MINISTERS may have erred in launching sex and health education initiatives simultaneously, according to the two leading churches.
The Church of Scotland education committee and the Catholic Education Commission have written to First Minister Henry McLeish about the dovetailing of three documents.
They are the Learning and Teaching Scotland guidelines on sex education, currently out for consultation; the new five to 14 guidelines on health education; and the Healthy Respect sex education project in the Lothians launched last week by health minister Susan Deacon.
The Reverend Jack Laidlaw, Church of Scotland education convener, said: "We are anxious to know how these relate to one another. We are concerned that the Healthy Respect project has been lauched at a time when consultations about sex education in schools are still on-going."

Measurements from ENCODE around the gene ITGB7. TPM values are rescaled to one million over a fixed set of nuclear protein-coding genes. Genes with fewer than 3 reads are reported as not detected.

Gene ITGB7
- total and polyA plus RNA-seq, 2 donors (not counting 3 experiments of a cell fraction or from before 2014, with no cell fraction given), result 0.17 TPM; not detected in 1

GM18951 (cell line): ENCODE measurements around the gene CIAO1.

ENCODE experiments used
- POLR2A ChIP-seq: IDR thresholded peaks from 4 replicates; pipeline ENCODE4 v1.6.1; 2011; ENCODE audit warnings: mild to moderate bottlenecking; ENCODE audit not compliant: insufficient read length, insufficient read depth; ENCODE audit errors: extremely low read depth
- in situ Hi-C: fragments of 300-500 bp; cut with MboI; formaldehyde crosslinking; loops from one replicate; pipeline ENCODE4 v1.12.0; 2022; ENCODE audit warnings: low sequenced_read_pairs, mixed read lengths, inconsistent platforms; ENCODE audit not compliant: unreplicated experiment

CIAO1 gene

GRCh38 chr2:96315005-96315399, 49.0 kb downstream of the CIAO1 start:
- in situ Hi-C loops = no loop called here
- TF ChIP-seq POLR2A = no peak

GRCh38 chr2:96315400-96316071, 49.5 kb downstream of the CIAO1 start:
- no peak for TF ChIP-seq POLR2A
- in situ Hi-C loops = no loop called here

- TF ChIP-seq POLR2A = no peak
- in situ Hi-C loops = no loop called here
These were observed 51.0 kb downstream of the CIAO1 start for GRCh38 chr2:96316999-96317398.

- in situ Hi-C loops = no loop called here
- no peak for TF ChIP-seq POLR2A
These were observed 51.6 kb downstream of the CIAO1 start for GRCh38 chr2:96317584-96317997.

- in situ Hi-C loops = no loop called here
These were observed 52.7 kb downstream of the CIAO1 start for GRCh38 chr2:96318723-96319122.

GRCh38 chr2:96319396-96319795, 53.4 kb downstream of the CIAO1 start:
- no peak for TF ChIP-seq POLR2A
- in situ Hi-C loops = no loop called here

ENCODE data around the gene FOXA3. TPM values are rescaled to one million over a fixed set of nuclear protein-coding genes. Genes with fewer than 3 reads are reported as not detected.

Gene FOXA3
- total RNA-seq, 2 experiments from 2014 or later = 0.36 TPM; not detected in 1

In a letter to national newspapers, the Rev Laidlaw said the Healthy Respect project would be welcome if it informs young people and helps them to deal confidently with relationships."I do not agree with those who fear that sex education encourages premature and risky behaviour," the former Tayside adviser in religious education added.
"Parents can best serve their children by being open and
willing to discuss real issues about sexuality and relationships, as well as explaining beliefs, values and attitudes that matter to them. Parents should know what school sex education aims to achieve and be able to offer teachers their support and backing," he said.